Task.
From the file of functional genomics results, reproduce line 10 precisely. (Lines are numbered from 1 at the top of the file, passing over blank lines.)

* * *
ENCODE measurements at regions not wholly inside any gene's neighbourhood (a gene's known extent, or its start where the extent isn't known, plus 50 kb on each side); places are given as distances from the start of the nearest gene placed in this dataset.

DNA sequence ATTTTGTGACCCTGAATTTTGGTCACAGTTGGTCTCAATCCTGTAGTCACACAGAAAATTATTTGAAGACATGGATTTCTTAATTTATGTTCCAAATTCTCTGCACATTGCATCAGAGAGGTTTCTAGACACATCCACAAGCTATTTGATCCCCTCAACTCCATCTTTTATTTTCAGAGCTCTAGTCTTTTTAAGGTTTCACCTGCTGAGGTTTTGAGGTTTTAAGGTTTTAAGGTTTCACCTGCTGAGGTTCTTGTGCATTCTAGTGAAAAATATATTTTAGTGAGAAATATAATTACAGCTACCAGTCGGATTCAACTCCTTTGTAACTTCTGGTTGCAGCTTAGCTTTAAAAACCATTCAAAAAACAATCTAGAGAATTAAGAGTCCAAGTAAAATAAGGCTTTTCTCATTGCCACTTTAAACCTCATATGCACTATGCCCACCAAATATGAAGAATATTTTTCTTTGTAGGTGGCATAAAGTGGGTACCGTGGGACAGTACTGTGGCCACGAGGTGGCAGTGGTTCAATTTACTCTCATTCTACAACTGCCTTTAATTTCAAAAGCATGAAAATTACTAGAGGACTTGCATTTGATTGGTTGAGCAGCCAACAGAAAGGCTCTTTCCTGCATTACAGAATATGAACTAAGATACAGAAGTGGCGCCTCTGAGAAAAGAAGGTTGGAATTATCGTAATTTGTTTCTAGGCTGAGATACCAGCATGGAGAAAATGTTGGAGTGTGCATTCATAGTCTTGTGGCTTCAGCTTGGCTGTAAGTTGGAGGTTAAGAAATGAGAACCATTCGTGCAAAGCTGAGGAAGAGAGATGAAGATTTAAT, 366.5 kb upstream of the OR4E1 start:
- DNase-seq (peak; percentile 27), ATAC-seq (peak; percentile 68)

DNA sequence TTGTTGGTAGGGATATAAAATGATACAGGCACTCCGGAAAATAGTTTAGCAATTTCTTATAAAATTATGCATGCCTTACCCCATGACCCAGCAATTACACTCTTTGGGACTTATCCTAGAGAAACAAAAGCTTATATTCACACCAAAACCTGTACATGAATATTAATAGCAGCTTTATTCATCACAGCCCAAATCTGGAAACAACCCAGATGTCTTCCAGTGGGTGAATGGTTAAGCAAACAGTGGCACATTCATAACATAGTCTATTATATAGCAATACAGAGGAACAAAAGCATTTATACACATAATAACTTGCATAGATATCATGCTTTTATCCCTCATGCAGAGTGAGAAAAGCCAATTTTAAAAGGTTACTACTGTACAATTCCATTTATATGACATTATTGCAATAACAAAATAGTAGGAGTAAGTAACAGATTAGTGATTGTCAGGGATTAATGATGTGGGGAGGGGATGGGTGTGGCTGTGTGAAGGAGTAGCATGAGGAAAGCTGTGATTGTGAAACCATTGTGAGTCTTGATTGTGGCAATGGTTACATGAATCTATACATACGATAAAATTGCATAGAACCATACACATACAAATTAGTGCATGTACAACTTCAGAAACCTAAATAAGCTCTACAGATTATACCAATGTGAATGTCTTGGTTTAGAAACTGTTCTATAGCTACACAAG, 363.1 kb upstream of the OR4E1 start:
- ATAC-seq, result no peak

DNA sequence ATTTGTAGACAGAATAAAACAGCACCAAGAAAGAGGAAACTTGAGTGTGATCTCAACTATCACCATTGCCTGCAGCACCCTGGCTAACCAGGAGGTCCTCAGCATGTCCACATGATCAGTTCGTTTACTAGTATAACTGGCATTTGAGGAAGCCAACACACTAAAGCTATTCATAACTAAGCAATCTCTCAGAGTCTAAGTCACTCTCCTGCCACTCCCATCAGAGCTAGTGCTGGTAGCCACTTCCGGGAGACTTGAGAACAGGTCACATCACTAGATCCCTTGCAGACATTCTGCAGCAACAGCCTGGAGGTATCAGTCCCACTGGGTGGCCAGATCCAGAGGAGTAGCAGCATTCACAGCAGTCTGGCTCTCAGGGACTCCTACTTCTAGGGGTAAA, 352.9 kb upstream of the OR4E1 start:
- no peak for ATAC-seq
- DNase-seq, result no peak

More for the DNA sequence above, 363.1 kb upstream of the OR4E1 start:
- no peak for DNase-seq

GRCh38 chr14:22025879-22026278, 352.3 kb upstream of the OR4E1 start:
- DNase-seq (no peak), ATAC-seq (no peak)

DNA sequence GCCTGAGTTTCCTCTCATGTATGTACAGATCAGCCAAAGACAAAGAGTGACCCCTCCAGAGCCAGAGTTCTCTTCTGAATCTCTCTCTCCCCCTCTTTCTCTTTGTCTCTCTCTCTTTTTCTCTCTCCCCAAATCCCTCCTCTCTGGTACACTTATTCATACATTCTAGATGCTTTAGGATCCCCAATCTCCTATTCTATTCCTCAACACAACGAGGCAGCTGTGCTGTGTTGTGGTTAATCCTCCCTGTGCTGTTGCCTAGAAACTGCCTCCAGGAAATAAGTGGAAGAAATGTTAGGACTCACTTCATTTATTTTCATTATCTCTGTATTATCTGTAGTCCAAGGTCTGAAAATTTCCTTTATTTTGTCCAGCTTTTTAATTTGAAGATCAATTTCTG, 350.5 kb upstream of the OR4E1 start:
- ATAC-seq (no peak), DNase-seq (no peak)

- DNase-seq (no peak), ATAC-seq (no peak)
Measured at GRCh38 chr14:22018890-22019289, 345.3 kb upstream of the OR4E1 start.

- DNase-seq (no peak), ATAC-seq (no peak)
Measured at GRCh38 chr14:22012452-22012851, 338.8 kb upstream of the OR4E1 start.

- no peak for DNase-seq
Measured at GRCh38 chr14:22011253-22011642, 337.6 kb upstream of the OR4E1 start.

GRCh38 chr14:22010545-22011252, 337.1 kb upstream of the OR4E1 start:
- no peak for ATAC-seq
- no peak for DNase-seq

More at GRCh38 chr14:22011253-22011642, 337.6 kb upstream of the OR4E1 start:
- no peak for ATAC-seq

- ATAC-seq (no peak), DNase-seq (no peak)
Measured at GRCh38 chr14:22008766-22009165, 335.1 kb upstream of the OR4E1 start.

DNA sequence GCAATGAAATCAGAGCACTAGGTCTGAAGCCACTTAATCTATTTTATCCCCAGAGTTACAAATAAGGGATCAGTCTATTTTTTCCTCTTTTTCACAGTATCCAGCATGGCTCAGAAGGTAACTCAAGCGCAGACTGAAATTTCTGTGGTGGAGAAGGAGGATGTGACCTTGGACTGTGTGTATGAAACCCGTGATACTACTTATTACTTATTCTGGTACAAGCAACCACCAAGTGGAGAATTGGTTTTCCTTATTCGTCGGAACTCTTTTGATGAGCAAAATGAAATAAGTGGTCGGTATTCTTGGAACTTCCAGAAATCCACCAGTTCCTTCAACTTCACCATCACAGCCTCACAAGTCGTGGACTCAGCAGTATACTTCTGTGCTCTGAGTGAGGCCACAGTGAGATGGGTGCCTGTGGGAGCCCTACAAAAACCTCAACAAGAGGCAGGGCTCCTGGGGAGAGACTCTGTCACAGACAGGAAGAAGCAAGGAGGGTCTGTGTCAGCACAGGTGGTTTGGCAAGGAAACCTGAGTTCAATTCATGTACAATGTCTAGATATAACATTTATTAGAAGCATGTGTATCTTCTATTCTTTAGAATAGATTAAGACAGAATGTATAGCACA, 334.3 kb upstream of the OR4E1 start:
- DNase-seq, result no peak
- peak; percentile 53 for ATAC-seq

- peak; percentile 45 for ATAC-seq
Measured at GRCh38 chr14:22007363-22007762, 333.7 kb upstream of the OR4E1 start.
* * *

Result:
- no peak for DNase-seq